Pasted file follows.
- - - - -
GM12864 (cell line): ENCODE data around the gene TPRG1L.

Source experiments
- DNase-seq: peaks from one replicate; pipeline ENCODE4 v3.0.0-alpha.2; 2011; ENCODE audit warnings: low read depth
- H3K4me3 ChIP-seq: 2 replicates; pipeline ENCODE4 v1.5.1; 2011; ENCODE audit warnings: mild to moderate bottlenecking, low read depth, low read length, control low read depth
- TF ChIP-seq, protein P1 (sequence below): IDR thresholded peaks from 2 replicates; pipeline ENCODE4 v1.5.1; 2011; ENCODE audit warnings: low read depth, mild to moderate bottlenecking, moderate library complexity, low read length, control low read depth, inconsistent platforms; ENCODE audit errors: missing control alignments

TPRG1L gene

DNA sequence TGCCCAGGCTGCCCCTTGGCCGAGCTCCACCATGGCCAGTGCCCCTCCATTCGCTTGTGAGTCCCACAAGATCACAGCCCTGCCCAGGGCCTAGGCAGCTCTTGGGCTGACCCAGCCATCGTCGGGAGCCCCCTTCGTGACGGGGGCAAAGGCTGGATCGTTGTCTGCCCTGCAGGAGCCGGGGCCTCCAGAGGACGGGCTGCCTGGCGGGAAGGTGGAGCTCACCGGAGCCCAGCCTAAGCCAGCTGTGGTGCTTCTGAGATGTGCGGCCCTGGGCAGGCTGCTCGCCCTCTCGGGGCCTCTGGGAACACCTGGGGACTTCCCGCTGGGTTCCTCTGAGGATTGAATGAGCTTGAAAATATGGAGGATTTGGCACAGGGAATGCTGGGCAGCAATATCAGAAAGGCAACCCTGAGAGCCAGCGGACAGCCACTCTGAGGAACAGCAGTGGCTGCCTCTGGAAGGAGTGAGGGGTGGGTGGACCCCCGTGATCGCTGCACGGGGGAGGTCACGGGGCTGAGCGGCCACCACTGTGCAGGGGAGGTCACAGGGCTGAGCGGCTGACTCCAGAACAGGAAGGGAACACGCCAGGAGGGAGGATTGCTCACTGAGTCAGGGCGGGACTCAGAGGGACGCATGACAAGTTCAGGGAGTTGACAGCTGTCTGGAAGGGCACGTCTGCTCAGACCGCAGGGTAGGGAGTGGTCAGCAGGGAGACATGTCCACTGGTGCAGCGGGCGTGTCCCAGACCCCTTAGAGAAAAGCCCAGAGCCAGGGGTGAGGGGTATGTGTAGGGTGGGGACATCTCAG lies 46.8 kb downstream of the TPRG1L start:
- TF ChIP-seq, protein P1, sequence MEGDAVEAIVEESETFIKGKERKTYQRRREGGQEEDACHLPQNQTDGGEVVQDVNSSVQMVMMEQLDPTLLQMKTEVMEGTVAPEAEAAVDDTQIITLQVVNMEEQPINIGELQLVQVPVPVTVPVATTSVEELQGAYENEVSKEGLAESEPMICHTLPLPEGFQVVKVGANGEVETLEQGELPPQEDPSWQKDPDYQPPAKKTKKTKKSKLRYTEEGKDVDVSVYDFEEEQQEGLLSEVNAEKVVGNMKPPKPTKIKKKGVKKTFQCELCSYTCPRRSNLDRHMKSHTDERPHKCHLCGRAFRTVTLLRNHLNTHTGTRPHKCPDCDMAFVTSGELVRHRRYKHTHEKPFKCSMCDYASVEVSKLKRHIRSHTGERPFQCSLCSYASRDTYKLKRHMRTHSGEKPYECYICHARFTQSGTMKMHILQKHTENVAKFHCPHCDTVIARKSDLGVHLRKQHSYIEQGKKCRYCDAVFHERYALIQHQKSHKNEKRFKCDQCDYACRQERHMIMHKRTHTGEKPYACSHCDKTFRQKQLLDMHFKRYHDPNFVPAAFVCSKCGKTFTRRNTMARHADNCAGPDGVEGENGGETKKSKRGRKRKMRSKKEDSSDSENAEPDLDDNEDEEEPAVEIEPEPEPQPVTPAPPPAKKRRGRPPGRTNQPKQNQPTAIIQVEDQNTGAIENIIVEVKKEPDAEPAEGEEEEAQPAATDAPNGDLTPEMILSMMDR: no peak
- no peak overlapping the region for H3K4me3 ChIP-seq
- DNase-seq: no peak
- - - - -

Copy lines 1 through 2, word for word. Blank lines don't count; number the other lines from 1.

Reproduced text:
GM12864 (cell line): ENCODE data around the gene TPRG1L.

Source experiments